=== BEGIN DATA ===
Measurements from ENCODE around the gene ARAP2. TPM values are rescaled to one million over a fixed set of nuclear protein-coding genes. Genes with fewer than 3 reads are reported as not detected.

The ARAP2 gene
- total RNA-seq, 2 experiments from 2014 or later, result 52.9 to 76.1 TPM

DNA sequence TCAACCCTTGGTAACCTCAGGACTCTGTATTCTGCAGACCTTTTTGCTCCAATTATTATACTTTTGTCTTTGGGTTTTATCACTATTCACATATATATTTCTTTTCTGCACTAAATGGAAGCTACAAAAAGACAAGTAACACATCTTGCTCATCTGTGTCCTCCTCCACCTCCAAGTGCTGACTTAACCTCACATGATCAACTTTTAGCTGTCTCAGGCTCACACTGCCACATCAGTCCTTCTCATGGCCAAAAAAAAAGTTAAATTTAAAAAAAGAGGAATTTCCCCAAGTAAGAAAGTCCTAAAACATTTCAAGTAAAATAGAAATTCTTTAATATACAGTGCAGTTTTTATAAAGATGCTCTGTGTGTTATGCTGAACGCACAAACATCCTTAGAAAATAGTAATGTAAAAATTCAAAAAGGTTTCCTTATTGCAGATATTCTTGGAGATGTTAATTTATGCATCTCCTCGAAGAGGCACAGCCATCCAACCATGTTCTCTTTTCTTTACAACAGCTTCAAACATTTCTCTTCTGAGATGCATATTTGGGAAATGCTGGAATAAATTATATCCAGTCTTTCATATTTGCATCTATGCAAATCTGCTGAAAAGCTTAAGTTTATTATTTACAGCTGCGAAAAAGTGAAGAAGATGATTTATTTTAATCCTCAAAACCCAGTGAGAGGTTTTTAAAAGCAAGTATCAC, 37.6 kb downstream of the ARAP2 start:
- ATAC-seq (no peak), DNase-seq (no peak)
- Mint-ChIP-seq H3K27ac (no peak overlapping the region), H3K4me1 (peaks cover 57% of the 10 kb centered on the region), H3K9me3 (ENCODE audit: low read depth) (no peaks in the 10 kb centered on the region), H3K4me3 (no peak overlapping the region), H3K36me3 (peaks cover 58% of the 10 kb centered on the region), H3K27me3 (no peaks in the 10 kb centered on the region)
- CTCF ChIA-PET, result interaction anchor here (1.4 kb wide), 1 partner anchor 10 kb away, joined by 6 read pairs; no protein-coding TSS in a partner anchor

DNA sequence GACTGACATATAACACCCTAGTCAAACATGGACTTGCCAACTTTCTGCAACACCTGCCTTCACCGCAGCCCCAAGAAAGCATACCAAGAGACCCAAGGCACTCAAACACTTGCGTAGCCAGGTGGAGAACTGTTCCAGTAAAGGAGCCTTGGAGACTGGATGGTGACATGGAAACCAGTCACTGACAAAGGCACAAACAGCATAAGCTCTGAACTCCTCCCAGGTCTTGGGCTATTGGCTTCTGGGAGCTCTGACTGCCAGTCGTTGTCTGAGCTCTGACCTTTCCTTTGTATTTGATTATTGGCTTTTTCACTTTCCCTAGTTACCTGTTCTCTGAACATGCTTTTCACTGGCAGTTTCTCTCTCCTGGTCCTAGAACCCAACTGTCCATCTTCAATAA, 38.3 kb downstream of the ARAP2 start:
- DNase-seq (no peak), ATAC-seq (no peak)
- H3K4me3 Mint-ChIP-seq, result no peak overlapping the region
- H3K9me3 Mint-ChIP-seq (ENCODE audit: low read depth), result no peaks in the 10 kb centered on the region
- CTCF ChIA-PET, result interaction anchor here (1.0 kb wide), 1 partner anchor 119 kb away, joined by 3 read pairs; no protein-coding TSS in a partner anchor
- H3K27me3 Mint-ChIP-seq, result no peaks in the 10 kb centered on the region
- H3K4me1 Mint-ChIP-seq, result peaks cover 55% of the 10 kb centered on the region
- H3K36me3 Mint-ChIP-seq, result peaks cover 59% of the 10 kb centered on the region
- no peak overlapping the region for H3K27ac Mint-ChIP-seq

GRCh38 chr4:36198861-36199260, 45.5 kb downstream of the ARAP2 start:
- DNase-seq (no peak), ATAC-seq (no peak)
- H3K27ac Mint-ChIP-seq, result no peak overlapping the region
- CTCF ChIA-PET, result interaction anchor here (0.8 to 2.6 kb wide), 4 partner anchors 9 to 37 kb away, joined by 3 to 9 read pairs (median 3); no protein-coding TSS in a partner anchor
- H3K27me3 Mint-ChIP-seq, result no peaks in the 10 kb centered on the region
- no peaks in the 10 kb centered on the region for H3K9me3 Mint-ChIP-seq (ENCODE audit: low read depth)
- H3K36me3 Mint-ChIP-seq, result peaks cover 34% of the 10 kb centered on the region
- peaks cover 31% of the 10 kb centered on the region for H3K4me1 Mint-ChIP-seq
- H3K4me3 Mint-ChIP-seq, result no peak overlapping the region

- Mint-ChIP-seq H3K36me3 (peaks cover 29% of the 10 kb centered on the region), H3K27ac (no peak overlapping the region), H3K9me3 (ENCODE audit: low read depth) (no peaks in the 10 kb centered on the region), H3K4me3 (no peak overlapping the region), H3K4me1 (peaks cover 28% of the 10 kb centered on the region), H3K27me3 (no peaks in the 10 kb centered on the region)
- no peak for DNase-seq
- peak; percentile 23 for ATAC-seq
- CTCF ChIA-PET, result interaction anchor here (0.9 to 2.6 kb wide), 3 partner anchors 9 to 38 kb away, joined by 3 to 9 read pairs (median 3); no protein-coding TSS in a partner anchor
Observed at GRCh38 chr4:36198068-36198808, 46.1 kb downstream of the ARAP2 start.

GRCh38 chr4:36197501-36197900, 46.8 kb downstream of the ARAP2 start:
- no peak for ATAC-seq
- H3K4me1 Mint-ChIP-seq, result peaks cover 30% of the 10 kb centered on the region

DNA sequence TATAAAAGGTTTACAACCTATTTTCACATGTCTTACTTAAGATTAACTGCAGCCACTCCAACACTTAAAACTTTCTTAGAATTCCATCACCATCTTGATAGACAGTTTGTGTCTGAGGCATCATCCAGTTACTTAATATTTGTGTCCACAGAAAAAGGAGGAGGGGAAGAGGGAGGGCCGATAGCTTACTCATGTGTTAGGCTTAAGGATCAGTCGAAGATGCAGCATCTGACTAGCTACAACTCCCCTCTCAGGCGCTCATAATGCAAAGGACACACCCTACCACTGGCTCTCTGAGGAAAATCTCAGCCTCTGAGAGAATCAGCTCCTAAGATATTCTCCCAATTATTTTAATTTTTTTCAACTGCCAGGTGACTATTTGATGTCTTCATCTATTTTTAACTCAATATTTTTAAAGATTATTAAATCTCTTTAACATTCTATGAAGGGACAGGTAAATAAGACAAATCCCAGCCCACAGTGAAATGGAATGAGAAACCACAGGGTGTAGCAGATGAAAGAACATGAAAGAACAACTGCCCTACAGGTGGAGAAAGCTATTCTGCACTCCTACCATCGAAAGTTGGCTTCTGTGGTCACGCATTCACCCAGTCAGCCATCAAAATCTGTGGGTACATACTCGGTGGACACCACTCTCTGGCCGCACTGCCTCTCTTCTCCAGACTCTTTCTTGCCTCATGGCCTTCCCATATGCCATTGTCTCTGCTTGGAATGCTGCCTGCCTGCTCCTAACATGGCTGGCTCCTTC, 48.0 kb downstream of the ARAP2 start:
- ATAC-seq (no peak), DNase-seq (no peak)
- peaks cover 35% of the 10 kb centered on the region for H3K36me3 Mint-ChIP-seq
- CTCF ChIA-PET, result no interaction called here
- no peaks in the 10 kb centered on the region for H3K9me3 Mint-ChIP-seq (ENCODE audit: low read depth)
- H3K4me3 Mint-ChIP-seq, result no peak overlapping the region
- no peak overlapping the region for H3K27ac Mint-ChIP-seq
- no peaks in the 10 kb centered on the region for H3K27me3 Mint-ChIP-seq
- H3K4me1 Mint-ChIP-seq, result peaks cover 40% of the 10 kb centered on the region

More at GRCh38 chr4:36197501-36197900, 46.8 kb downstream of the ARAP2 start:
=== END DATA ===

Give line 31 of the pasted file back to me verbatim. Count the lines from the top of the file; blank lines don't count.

GRCh38 chr4:36197501-36197900, 46.8 kb downstream of the ARAP2 start: